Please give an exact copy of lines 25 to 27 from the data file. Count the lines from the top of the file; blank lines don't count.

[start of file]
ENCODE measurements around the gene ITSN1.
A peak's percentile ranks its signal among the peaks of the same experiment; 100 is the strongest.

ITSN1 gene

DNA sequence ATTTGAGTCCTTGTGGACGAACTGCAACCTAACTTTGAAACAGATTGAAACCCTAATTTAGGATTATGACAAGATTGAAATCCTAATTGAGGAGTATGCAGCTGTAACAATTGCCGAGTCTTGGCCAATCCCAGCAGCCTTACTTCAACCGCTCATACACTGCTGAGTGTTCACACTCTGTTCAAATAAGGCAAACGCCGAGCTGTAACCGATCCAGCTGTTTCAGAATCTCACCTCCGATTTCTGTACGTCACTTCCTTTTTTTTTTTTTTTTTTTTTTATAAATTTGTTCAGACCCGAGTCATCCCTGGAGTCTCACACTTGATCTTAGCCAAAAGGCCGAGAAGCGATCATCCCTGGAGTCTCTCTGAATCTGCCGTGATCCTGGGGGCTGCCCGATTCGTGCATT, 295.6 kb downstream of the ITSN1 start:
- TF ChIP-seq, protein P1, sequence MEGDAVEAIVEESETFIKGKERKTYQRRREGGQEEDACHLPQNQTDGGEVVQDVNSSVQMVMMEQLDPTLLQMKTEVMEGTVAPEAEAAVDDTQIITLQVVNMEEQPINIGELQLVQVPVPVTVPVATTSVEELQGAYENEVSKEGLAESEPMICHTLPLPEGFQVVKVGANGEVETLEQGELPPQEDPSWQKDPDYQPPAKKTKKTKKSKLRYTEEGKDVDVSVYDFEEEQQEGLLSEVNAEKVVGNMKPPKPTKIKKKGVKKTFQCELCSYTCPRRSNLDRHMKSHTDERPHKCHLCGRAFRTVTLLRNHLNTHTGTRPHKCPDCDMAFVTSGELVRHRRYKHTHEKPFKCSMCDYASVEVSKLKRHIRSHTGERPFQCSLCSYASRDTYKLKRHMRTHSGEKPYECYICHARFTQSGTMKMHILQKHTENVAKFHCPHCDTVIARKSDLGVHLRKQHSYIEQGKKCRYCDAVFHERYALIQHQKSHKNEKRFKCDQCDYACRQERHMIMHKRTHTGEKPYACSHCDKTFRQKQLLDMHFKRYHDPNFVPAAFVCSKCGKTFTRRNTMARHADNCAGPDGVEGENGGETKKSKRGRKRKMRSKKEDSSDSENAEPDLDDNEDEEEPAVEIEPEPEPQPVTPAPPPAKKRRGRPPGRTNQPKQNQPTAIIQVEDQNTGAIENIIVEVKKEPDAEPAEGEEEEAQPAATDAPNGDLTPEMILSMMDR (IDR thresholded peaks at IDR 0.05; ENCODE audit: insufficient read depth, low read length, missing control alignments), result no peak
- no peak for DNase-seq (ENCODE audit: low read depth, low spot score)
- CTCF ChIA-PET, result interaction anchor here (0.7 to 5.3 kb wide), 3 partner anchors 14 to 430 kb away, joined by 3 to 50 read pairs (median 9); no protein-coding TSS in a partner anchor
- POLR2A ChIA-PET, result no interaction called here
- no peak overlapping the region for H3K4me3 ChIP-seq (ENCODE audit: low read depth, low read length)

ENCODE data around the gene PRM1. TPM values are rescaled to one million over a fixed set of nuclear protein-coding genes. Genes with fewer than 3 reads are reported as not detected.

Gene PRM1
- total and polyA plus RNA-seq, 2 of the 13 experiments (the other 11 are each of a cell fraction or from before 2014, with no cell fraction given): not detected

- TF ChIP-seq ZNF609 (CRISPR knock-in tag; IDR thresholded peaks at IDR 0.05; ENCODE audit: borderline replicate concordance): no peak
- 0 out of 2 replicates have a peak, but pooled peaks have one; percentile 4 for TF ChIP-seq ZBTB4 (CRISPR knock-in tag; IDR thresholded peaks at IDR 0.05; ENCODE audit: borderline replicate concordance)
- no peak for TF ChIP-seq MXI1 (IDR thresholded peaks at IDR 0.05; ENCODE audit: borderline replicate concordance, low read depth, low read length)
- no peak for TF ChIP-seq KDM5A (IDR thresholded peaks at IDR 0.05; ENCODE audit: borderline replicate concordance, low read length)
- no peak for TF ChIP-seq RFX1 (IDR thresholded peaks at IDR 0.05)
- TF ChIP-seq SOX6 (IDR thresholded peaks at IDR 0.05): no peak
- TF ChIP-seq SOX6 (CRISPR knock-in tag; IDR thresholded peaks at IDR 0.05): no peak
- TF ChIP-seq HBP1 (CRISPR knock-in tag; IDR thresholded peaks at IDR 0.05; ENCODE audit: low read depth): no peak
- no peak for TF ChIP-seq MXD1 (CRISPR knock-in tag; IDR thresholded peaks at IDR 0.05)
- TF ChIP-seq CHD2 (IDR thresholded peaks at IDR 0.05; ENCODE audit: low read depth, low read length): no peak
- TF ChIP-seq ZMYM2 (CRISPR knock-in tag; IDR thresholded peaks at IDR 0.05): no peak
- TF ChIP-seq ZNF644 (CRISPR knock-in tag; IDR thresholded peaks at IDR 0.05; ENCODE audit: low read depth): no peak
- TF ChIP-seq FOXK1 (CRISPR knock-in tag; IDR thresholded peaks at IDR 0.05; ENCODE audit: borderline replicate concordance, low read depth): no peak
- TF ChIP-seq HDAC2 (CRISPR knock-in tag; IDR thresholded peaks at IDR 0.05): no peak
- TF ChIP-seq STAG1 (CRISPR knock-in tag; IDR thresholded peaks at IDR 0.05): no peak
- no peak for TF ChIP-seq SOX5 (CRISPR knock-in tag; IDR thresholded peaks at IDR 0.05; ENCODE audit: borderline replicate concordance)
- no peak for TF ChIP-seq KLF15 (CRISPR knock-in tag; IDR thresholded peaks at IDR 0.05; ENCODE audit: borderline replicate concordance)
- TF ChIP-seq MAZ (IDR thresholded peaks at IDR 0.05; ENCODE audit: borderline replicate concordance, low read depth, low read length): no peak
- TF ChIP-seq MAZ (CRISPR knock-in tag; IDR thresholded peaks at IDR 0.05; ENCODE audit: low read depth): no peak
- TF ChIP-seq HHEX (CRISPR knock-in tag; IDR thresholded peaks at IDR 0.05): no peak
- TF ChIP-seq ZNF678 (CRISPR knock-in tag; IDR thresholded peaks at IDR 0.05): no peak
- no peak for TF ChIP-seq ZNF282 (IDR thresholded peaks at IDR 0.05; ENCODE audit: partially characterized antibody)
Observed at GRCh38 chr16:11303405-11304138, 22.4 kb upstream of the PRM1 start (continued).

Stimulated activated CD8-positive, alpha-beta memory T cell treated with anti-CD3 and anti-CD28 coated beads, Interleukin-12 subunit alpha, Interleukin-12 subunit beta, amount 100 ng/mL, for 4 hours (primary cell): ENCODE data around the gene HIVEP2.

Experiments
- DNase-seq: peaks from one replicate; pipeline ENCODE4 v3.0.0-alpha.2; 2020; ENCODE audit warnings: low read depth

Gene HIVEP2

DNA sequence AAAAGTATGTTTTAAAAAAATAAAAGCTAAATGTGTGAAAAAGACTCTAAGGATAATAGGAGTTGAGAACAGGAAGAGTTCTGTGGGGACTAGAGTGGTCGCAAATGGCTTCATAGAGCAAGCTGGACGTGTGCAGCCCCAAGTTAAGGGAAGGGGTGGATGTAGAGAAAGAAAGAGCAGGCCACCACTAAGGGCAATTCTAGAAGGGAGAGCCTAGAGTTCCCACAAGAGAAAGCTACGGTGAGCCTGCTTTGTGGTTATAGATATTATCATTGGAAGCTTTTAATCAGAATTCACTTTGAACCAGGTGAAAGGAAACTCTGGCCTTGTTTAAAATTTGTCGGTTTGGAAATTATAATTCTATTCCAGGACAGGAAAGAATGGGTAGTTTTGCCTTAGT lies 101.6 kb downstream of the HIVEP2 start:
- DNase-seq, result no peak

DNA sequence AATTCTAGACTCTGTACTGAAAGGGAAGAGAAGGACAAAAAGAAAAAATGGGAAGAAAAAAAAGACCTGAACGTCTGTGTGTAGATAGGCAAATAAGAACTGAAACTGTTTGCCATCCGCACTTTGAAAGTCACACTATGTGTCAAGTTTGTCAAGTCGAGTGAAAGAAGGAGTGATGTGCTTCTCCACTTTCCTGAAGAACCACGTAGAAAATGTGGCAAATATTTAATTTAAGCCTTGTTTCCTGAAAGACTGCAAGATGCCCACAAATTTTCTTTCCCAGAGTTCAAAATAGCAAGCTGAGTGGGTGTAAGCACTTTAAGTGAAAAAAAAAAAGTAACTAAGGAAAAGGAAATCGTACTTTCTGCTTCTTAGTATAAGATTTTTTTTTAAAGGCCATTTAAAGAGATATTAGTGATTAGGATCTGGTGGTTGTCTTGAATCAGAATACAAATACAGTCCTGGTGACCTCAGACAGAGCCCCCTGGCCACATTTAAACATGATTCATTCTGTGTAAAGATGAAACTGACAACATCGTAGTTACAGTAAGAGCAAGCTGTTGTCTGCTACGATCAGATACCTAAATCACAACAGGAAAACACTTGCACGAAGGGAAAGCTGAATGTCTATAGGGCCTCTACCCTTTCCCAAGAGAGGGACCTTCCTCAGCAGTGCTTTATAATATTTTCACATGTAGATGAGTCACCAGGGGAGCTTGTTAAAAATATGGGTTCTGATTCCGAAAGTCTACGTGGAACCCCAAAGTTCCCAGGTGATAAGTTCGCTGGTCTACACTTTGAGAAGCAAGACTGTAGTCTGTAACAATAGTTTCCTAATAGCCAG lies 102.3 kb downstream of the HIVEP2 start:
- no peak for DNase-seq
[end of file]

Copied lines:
- TF ChIP-seq FOXK1 (CRISPR knock-in tag; IDR thresholded peaks at IDR 0.05; ENCODE audit: borderline replicate concordance, low read depth): no peak
- TF ChIP-seq HDAC2 (CRISPR knock-in tag; IDR thresholded peaks at IDR 0.05): no peak
- TF ChIP-seq STAG1 (CRISPR knock-in tag; IDR thresholded peaks at IDR 0.05): no peak